A Soviet T54A Iraqi Tank is shown below, made from 1947-1960.   This particular tank is believed to have been in use b the Iraqi Army and captured by the U.S.


The tank below, a M1917 “Six Ton Special” Light Tank, was considered top secret in 1918, and the term “tank” was even considered a secret. It required a crew of two, could muster 5.5 mph.  This was the first US tank manufactured but was not developed in time for WWI. It was in service until 1931, after which they were scrapped for metal.  Only about a dozen still exist, and this one may have been used in a Laurel and Hardy movie.


Sadly, I didn’t see a M3 Stuart Light Tank, so this M5 has to do.  The difference was twin Cadillac engines in the upgraded version.  In fact, most of the US tanks shown here included either Cadillac or Chrysler engines.  Only about a dozen of these remain.


For anyone who thinks the Swiss are and always have been neutral… we have the STRV 74 Medium Tank.  Reputed to be the best gun designers in the world, the Swiss generally made light tanks, but had to upgrade to medium when Germany developed heavy tanks such as the Tiger 1.  This one was poorly designed and “obsolete” even by 1942, though it remained in service until the 1980’s.


Where “staging” is provided, the museum does it pretty well.  This is a US M18 Hellcat, a “tank destroyer.”  They cost (only) $57,500, and they sacrificed armor for speed (55 mph), but had an open top turret which was disliked.


Not pictured are many other additional tanks, artillery guns, personnel carriers and similar.   I took photos, but… enough is enough?  There are a lot of great exhibits that deserve a visit.  That said, there are other types of exhibits about the place.

Through much of the display area, walls are covered with a variety of tank photographs (with and without crews), “art,” postcards, emblems and patches, posters, pop culture exhibits, etc.  I suspect that the grandchildren of many tankers have found the museum to be the ideal repository for the hand-me-down “war stuff.”  Good idea.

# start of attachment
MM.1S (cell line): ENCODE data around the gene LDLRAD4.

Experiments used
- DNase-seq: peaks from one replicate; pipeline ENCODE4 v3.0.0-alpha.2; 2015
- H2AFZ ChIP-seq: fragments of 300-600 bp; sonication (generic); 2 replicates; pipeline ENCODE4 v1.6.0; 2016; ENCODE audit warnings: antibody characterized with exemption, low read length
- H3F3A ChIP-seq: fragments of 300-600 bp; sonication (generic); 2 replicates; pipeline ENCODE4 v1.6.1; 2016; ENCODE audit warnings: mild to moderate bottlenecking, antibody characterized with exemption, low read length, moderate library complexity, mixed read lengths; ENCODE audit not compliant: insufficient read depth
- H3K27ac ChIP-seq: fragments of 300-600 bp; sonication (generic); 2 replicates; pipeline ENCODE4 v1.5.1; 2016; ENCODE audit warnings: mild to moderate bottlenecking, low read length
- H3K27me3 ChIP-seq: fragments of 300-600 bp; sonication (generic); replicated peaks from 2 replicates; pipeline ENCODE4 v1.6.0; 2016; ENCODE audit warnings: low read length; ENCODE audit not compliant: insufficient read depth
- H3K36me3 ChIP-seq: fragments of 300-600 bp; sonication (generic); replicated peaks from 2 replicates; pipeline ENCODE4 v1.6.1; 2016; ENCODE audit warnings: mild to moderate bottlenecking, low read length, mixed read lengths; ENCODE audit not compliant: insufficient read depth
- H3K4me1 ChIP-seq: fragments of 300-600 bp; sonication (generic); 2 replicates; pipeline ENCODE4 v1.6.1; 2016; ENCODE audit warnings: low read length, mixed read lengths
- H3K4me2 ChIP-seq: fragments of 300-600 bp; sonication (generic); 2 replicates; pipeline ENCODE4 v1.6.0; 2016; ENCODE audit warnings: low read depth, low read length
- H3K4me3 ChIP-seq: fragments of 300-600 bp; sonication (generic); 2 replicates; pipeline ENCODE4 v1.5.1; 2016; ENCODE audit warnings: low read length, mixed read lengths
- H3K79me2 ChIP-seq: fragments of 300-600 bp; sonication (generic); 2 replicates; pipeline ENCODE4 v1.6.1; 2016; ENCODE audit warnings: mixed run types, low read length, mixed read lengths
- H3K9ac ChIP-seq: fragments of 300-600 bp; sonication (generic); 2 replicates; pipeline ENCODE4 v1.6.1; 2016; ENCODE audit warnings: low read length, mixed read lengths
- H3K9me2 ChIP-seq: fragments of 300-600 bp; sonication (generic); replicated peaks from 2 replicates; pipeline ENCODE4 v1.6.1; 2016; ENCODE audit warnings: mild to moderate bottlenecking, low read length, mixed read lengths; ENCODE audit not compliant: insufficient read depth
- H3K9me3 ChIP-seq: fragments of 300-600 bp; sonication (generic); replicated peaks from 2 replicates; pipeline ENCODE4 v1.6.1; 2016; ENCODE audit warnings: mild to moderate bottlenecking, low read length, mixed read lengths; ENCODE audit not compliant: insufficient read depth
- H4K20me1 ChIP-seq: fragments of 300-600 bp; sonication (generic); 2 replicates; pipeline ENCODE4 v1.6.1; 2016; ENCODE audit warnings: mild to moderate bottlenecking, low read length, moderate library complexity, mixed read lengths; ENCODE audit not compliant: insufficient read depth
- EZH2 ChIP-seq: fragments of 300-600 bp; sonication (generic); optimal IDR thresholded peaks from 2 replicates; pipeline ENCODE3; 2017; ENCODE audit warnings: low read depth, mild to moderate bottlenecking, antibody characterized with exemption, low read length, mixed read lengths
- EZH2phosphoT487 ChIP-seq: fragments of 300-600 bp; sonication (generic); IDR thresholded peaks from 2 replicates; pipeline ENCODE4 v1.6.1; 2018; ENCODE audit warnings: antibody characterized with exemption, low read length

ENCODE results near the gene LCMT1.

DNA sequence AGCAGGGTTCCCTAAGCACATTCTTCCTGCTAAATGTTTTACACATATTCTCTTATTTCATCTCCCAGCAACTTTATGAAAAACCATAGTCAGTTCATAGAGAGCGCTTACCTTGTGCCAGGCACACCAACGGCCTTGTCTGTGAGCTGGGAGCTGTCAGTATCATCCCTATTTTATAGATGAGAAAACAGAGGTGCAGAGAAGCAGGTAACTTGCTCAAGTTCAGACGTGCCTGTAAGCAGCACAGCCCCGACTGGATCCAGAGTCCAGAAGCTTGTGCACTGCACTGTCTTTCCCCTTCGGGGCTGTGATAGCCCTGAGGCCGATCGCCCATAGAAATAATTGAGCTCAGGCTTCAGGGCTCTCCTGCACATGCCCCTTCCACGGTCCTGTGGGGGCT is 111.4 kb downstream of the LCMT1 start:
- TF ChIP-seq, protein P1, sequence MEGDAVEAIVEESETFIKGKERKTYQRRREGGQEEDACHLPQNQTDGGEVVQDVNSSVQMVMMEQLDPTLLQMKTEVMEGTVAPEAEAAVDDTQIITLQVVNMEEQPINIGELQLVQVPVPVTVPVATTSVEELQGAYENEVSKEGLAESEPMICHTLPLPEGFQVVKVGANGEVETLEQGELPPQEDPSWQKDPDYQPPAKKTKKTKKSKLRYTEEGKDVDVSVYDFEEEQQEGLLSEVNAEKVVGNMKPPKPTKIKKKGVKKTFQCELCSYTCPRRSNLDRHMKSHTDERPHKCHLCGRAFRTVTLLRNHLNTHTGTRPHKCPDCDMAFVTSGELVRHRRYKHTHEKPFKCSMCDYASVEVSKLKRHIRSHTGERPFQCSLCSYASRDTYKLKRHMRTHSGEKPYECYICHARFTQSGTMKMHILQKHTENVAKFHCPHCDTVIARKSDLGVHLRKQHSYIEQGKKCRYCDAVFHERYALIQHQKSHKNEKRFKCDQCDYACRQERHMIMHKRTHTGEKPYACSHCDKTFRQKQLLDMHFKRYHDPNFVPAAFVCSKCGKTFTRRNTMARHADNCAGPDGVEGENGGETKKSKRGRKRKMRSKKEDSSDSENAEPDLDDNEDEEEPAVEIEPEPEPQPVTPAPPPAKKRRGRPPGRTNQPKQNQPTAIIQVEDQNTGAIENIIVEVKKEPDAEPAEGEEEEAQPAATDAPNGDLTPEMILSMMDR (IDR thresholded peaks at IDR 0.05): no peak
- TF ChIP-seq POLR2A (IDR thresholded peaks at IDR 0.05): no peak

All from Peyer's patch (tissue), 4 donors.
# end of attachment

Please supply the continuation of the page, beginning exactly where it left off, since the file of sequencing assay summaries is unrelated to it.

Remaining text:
Similarly, there is a Westworld military apparel exhibit.  It didn’t do much for me, but it’s there.


Similarly, there are rooms of rifles and similar, but they’re viewable at such a distance that they lose interest.


The below as not explained other than an accompanying movie poster.  Is it a model from the movie? I’d guess so.  But it was a strange insertion, though it’s appropriate that it found a home somewhere.


That said, it’s far more understandable than this sad vehicle.  $500?  Really?


Why spend that money when below is a more historical fixer upper?  And heavily discounted, too.  No mention if shipping and handling is included…


Whether those proceeds benefit the museum is unknown, but it was apparent that there are other sources of income.  If you’ll remember the radio controlled tank at the entrance, you’ll note that they make events for such.




Note:  The above had running water.  I’d be curious to watch one of these events. 

Another invitation for toys you don’t own would be to observe “Flamethrower Day!” (Sept. 1).  No, you don’t get to play with them, but a video was playing showing the death of Flammable Fred and other displays, not to mention an observable gap between participants and the audience.



If you’re curious, THIS is an article about the museum and financial struggles.  That said, there were no issues that I could see – the museum was in good condition and numerous staff or volunteers were present, either working on “things” or available to answer questions.

Should you visit, plan on several hours if you have an interest in experiencing the place at a comfortable leisure.